Film Music Magazine reported a new 2006-2007 Film & TV Music Salary and Rate Survey, detailing pay rates for music-related occupations for a wide variety of types of film, television and video game projects. The survey's findings are based on data provided by leading industry agents, composers, contractors, orchestrators, music editors, music supervisors, musicians, scoring mixers, and officials from various unions, guilds and orchestras.
Among the survey's findings:
The full report is available for download: $12.95 through November 20, 2006 at: http://www.FilmMusicRates.com
- Composers at the middle and low budget levels of the industry are seeing a major drop in composer fees. The low range for cable networks now features a package deal of $5,000 to score an entire movie of the week, with the network retaining publishing of the music. Composer fees for both film and television projects show a significant decline since the survey was last conducted in 2004.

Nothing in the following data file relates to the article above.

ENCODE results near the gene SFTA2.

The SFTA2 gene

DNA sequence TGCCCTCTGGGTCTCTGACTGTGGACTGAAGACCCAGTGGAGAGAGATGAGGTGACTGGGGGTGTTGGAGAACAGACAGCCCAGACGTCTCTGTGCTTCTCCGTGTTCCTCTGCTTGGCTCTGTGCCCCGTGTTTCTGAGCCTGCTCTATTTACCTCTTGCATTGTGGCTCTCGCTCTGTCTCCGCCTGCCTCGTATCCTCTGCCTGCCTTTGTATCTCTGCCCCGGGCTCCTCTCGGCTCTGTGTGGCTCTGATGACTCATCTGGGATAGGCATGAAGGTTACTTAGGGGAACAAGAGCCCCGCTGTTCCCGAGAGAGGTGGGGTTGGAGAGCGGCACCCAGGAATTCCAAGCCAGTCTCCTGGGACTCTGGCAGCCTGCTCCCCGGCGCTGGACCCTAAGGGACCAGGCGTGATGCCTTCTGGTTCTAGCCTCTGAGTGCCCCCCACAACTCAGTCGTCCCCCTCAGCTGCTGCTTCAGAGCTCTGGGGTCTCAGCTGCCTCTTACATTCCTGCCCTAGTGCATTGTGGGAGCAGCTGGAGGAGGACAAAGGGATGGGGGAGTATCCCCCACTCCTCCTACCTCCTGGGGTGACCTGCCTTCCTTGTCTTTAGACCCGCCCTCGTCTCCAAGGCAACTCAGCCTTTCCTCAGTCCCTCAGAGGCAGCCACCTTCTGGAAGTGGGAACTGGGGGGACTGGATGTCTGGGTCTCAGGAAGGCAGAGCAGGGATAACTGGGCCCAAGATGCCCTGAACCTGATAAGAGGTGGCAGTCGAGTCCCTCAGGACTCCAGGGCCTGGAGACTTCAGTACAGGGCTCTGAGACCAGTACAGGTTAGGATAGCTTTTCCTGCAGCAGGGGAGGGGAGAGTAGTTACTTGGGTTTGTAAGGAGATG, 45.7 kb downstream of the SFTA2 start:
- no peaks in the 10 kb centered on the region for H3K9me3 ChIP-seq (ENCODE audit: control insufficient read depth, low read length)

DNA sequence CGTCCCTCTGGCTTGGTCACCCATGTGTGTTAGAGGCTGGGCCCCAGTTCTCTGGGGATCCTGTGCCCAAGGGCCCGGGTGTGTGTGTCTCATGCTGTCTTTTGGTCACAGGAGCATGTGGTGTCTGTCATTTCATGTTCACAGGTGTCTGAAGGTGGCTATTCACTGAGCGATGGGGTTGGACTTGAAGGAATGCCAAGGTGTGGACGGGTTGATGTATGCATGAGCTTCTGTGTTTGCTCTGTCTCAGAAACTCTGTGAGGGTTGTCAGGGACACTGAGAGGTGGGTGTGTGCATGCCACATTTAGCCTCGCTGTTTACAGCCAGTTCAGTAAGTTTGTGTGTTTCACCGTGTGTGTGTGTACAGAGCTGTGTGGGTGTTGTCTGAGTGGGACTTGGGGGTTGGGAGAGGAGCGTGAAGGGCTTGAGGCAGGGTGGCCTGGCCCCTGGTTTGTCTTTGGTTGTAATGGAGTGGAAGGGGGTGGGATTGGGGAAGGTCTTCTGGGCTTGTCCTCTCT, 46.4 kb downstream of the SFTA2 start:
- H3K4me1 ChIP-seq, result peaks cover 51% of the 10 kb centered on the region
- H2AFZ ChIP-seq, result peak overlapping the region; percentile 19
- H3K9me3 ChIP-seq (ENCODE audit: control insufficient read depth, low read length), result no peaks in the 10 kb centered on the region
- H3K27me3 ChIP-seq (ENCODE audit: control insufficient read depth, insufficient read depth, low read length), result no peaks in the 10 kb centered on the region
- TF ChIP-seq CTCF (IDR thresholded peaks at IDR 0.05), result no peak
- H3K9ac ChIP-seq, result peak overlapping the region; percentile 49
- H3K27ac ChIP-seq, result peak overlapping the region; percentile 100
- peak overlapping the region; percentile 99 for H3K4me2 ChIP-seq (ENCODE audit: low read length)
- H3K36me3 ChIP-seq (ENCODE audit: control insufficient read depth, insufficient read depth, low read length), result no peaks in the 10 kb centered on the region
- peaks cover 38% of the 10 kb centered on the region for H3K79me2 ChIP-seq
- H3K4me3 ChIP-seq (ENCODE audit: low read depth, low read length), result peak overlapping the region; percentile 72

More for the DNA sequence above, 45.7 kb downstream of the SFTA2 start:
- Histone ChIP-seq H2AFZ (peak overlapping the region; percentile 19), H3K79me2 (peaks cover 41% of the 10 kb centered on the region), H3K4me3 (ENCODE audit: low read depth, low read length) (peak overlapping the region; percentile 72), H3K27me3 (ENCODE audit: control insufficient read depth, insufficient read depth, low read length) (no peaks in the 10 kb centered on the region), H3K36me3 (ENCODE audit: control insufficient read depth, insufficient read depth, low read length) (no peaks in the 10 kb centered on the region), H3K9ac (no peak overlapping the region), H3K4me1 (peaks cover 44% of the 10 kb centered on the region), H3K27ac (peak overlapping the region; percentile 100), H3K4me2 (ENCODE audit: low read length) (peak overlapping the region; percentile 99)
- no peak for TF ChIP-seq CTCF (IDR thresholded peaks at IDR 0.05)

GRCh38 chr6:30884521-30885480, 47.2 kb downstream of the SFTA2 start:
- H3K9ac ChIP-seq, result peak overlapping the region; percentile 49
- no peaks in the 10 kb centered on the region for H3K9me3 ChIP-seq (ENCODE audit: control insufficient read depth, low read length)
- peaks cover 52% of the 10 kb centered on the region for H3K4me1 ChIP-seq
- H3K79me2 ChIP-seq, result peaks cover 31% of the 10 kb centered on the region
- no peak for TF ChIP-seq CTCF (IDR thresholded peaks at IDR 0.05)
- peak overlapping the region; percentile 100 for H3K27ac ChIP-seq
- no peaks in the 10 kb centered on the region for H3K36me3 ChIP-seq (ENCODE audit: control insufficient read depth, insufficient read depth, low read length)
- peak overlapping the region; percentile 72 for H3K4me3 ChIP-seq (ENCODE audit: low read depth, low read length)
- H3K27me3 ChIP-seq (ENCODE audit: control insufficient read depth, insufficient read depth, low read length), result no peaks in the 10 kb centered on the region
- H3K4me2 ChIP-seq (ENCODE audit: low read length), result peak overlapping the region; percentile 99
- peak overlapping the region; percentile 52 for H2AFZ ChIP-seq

- Song Licensing fees for film and television are declining for all but the most popular films/songs. Some production companies are now asking for co-publishing (a percentage of the publishing royalties) for song placements, a practice almost unheard of only a few years ago.
- Competition is increasing for recording musicians worldwide, especially from Eastern European orchestras where rates can range from $20-$30 per hour not including facilities and studio.
- The industry's top few composers are making higher pay than ever, with pay for top composers ranging between $1m and $2 million dollars for a package deal including orchestral costs.